The expectations of others around them start to shape their desires to do well and not fail. Stress starts to trickle in. This is something all the children wanted to do well at in the future: not just for themselves, but for others too. They start to live to the expectations of others rather than staying true to their own essence that is telling them that failure isn’t what adults say it is. An inner turmoil begins as young people try to work their way through life with a slightly different perspective. The preset conception of success has been activated, and along with it a desire to be acknowledged via success – instead of celebrating the fact that trying something new takes courage. We should all have the courage to try something new even if we don’t do well or ‘succeed’. Because each time we try something new we are opening up the doors to amazing new experiences and even change that could trigger a revolution.

‘A beast in the shadows’

Children thrive on unconditional support. Having a group of morale boosting cheerleaders that have unwavering belief in them regardless of the outcome of their actions is their rocket fuel. Knowing that regardless of the result it is no reflection of how amazing they are as a human being helps them have a resilient attitude towards failure. What happens as they grow older is success is measured more and more against systems that are constructed to pit each and every person against the next. Rarely seldom do any of these systems acknowledge that no two people are the same nor do two people naturally feel their success should be measured in the same way. Especially if the path has been a new one.

Failure is huge. No one wants to fail. No adult wants that embarrassment in their lives. No one has the desire to be laughed at. Humiliated. Looked down at. All due to failure. Failure: an unseen beast that lingers in the shadows of the majority of our adulthood. We do not see failure as a sign of us trying. In fact we see it as a sign we are bad at something. We do not reward ourselves for how far our aspirations have brought us. Or the level of our valiance that has brought us to our failure. We dwell on what may have been if we were successful. Not on what we have learnt or what we will move onto next.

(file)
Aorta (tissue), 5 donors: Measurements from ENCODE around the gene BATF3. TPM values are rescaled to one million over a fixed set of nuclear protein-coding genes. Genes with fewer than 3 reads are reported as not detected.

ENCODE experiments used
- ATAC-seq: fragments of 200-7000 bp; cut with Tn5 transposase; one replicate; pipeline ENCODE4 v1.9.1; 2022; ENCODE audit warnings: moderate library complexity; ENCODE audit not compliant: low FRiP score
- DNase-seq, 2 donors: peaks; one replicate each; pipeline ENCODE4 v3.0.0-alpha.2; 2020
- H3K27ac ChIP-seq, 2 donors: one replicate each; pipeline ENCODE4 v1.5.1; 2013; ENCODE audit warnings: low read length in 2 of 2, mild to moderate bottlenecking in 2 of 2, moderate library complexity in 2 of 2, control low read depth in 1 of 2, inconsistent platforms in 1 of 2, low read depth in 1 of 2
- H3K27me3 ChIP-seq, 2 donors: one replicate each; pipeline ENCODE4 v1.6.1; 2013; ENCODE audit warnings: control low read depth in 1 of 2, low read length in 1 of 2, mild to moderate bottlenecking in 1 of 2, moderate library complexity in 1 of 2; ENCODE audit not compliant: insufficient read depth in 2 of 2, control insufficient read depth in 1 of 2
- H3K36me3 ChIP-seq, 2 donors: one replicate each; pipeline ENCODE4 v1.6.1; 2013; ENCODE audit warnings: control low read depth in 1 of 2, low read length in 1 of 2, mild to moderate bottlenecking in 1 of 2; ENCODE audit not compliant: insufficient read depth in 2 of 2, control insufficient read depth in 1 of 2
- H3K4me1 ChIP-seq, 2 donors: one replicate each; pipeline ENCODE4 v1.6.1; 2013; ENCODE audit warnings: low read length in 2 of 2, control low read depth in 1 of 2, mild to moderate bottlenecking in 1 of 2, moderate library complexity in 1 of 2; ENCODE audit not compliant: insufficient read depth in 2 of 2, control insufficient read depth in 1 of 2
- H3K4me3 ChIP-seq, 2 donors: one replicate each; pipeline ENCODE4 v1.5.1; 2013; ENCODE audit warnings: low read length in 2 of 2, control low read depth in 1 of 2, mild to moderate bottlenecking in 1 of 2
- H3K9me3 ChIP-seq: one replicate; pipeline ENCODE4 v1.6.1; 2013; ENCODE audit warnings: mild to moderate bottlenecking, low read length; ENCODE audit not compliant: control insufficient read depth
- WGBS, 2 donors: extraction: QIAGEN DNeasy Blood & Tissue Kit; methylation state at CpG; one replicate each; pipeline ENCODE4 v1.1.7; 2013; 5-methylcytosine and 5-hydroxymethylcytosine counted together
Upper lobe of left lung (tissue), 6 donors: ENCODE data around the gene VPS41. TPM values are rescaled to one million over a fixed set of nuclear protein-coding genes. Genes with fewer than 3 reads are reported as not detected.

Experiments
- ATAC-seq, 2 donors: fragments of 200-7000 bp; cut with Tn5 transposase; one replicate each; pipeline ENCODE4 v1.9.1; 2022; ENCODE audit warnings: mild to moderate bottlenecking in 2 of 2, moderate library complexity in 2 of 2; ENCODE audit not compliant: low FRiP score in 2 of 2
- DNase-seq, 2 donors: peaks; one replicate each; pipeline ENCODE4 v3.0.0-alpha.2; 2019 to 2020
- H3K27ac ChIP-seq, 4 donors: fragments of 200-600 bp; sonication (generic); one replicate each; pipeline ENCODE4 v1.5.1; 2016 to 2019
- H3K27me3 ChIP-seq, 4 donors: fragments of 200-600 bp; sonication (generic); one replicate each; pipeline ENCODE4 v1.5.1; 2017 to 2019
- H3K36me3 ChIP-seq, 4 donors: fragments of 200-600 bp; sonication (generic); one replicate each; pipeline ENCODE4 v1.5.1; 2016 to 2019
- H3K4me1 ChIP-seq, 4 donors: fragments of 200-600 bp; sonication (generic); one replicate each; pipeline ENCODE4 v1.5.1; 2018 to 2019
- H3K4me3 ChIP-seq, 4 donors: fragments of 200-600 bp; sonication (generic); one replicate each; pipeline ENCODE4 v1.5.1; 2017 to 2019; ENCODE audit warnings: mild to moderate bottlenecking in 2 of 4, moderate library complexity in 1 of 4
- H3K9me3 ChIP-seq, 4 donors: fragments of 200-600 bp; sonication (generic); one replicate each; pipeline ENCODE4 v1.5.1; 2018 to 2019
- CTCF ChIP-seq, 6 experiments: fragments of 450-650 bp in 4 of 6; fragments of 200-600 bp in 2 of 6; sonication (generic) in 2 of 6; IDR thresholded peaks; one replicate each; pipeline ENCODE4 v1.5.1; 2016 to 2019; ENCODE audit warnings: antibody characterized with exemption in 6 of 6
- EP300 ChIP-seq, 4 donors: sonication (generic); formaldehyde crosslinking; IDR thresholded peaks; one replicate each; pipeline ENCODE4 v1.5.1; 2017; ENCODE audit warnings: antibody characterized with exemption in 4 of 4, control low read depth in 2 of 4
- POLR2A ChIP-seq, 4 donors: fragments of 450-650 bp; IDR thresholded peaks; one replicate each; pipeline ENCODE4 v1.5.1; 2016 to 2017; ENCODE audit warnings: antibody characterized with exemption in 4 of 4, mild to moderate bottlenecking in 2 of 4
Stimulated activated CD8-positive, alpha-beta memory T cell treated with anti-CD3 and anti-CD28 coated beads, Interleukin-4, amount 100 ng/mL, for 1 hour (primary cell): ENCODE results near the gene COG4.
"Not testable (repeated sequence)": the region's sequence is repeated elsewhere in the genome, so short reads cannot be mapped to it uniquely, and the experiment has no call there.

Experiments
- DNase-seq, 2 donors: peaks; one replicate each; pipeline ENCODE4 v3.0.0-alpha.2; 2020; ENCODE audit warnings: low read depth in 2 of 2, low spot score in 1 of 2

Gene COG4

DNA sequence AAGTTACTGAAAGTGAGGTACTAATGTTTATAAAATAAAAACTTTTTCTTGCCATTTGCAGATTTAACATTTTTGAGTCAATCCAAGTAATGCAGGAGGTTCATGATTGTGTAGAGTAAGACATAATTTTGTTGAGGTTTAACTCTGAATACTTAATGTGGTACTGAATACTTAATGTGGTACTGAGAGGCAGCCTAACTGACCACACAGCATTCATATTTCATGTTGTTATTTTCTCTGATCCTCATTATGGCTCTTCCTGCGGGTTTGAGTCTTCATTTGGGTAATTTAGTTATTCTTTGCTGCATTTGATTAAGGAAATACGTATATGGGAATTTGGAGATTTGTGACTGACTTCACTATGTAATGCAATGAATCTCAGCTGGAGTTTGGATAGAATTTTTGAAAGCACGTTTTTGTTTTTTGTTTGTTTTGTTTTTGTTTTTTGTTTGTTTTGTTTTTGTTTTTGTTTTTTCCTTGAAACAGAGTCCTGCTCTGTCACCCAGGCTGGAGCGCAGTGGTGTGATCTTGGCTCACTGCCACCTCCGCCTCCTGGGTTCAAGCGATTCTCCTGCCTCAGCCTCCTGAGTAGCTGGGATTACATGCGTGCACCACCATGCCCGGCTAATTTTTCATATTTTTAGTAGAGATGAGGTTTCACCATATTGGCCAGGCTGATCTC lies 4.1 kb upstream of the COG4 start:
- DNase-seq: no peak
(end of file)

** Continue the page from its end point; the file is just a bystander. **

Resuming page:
‘We could change the narrative’

Being on planet earth for nearly four whole decades has taught me so much. As a young woman I had an arranged marriage that I couldn’t make work. Regardless of what I did, how I did, the marriage wasn’t moving forward in a positive productive direction. At 31 I had a heart attack and things changed. I became a single, unemployed, unhealthy mum of two children suffering from depression. I was a billboard for my community’s definition of what they called failure. I couldn’t make a marriage work. I couldn’t make one man happy. The benchmark of success was to remain married regardless of the internal or external struggles I had. I was an epic failure. Moving past this has been exhilarating.

Living to the expectations of others, and using failure as a benchmark of how good I am or how successful I am, prevented me from being genuine to myself. Just like it impacts many more. To hold onto how we perceive actions and results as children in adulthood would result in re-writing the definition of failure. We could change the narrative. No longer would failure be negative. It would be positive. It would symbolise the actions we take to potentially bring something new into the world. To redefine such a powerful word would be an epic achievement and the starting block is children. Holding onto their way of thinking. The way they process things. The way they bounce back. Because failure isn’t our definition nor does it reflect our true value. It shows that we are brave enough to venture out of our comfort zone. 

Imagine a world in which failure is defined, not as a lack, but as ‘trying something new, working towards something amazing, being brave and resilient and being open to amazingness’. I want to live in that world: will you join me?